As we mill about outside the Hippodrome, cheesy ogre themed theatrical anthems filling St Augustine’s Parade with a sense of childish wonder, the anticipation of the crowd could have been cut with Pinocchio’s nose. As we enter we are immediately aware of Hatley’s set designing prowess. Leaf-like lighted reflections immerse not only the stage but the boxes and grand upper circle in a forest like image, the stage itself donned in an impressive wood like scene, surely fit for any fairytale production.

Shrek the Musical
Shrek (Dean Chrisnall) and Fiona(Faye Brooks) share an intimate moment

As the show, we immediately find ourselves questioning DreamWorks as our protagonist presents us with the story of his childhood, Chisnall (Shrek) effortlessly conveying an emotive speech depicting how his parents had left him to fend for himself at the youthful age of 7. Aside from the melancholic persona of our hero, the humour of the musical soon shows us why this production is not just aimed at children, as we are introduced to the villain, Lord Farquaad. Contrary to the DreamWorks portrayal of our villain, Carey (Farquaad) after a mere 5 minutes into his introduction is easily already my favourite character and the only comedic value throughout the production.

We know from the film that Farquaad is rather small in stature.  However, the costume design team have not failed to impress with a devised costume that could only be considered comedic genius. As Carey emerges the audience notice that his legs are moving in a disjointed motion. It suddenly hits us that Carey is actually crawling around the stage with material legs that have obviously been pinned to his thigh area in order to create the correct height ratio. No one is able to take him seriously when they’re all focusing on the hilarious manner in which his ‘legs’ are flailing about.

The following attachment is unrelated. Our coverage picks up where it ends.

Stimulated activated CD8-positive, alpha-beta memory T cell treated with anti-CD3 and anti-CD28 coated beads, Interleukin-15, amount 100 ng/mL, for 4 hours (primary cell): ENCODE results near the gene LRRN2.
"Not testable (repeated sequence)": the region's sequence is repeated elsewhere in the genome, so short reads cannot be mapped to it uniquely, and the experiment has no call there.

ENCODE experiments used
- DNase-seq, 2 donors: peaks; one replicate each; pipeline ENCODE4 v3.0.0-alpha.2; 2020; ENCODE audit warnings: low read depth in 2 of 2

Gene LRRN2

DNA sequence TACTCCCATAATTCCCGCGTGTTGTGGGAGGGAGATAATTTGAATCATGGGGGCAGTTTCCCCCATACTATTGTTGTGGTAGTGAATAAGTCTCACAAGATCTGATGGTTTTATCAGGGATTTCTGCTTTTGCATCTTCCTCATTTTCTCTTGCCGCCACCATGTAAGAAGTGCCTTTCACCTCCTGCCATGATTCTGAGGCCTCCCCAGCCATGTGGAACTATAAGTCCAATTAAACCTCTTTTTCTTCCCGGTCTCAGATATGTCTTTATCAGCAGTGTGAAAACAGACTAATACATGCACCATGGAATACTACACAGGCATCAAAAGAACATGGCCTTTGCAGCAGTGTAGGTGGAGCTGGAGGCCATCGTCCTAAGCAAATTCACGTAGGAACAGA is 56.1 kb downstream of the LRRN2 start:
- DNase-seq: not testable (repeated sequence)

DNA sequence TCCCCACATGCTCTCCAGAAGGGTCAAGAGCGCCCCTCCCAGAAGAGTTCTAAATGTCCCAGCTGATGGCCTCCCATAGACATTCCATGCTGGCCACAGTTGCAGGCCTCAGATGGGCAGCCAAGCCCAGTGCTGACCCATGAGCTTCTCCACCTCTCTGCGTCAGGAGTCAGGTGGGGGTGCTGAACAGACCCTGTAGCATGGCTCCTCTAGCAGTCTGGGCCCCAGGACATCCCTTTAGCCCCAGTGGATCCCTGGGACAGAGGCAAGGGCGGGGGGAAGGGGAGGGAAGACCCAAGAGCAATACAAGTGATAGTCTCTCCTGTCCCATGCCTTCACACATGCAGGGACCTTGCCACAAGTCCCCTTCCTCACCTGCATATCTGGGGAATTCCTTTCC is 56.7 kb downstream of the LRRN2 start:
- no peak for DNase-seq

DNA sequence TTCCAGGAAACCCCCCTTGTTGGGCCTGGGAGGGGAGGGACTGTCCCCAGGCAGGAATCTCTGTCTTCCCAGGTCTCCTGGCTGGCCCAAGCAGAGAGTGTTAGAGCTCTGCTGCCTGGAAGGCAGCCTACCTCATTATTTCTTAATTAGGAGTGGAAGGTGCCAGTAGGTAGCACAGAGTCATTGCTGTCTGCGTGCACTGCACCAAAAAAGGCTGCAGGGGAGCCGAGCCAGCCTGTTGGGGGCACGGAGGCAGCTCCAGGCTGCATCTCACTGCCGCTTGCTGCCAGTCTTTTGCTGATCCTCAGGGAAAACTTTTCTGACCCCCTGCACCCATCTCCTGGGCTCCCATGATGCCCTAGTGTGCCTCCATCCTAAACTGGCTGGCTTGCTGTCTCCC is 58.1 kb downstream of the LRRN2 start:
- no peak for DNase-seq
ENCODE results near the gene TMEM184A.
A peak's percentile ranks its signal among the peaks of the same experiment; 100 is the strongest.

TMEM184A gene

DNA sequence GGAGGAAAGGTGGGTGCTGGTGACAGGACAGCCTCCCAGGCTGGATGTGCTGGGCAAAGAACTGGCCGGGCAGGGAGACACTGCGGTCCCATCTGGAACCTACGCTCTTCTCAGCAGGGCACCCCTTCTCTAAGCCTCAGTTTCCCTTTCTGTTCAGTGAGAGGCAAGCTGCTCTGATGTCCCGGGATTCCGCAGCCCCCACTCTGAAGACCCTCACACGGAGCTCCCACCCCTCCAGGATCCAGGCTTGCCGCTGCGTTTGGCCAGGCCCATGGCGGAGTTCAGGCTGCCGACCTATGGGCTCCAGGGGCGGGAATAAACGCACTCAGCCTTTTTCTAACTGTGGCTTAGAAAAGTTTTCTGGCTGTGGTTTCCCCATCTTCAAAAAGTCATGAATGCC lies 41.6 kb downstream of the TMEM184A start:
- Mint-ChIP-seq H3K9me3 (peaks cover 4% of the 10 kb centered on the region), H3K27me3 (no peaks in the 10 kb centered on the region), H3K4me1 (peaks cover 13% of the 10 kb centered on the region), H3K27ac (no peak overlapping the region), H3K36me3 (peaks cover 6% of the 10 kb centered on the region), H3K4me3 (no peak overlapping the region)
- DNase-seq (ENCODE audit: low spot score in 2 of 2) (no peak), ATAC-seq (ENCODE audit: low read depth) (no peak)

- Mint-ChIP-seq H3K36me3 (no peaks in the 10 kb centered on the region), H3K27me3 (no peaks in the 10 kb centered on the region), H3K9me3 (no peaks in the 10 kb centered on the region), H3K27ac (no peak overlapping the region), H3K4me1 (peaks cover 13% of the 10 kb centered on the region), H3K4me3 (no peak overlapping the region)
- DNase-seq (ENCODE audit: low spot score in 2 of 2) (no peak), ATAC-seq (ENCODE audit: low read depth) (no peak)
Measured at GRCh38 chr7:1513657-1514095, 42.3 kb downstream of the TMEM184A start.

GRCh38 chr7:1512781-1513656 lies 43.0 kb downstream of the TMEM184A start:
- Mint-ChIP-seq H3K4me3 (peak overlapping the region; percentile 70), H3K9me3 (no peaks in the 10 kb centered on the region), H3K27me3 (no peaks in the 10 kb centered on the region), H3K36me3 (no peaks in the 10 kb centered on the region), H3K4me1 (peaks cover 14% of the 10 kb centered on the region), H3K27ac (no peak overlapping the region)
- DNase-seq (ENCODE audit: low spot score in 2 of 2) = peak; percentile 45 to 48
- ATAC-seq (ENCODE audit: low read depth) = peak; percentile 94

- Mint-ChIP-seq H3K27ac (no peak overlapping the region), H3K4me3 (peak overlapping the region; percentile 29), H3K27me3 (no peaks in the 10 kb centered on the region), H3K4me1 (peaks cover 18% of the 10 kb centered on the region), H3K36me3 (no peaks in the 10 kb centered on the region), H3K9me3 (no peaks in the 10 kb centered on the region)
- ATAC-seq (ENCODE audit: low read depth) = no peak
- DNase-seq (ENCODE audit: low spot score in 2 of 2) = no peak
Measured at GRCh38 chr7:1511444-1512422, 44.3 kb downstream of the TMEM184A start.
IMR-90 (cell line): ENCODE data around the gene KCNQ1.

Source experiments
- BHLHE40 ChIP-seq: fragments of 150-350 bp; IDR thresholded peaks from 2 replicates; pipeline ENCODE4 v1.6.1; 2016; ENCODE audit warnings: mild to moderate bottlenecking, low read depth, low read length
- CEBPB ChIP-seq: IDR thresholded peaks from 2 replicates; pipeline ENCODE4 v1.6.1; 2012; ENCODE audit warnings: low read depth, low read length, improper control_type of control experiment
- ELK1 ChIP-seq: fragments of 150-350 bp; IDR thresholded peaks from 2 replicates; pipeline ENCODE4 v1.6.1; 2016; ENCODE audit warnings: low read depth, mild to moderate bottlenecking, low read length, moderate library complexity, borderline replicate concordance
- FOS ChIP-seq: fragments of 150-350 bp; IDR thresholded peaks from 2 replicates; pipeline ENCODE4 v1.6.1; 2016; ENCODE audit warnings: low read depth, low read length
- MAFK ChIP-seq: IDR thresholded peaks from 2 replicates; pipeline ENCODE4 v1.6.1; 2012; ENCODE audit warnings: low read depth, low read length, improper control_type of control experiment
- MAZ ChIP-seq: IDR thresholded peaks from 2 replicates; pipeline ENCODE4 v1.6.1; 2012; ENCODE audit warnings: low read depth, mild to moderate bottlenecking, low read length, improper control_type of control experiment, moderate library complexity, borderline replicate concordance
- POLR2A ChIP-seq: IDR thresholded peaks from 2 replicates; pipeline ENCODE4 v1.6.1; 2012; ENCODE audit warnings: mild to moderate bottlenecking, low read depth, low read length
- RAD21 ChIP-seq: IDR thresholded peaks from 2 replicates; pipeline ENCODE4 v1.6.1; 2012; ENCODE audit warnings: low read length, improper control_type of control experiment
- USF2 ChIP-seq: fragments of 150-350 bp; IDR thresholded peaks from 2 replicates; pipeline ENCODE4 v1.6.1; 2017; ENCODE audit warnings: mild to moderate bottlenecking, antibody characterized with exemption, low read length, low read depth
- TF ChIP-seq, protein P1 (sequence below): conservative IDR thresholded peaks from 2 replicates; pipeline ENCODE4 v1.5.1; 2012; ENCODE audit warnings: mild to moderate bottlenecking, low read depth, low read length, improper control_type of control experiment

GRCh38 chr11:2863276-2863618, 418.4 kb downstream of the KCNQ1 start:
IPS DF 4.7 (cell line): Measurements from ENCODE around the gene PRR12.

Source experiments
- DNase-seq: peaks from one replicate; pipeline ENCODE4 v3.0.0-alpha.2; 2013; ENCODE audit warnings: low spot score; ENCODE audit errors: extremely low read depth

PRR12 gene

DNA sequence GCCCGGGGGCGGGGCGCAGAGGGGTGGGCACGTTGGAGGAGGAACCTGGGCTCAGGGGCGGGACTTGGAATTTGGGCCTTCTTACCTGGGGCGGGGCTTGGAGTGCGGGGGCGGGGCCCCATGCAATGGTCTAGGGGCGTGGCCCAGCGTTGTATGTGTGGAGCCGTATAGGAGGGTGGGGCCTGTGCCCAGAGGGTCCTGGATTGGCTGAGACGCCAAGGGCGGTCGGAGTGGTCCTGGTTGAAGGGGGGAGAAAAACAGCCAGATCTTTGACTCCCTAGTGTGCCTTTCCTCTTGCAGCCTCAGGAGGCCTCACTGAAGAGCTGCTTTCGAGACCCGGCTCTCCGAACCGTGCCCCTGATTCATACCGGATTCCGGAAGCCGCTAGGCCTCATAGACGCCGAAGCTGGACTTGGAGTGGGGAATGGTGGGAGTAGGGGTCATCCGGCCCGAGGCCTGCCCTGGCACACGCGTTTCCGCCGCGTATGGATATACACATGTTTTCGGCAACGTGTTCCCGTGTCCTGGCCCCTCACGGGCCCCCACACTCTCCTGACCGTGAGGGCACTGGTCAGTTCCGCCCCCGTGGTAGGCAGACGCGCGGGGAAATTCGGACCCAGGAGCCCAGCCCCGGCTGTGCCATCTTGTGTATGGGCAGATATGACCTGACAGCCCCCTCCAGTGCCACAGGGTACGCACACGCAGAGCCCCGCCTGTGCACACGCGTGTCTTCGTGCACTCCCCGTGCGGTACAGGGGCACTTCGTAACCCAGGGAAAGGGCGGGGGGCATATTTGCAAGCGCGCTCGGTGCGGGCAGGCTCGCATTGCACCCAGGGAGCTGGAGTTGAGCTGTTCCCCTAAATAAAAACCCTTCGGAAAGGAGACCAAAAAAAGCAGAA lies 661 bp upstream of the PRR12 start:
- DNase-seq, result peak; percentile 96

Anyone who has seen the film will know that any musical number other than ‘I’m a Believer’ is rather of a limited courtesy. However, the musical lives up to its nature and we are faced with a number at least every 10 minutes.  One number that did seem completely unnecessary was ‘I Got You Beat’ in which Shrek and Fiona rant on and on to each other about how their upbringing was worse than the other’s.

This is all well and good, and there’s actually a rather catchy tune to go along with the lyrics, but then, out of nowhere, we are made to sit through a 5 minute ‘farting’ contest. I’d consider myself to be quite childish, but even after the 30 seconds I spent giggling to myself it seemed to become rather juvenile. Although the younger spectators in the crowd seemed to love it, there was a collective of rolled eyes and shrugs throughout the audience.

Overall, although some of the character depiction and set choices proved to be a huge success, the musical itself didn’t seem to be much more than a standard family night out; definitely not worthy of a serious west end production or its 5 star reviews.

By Ruby Cross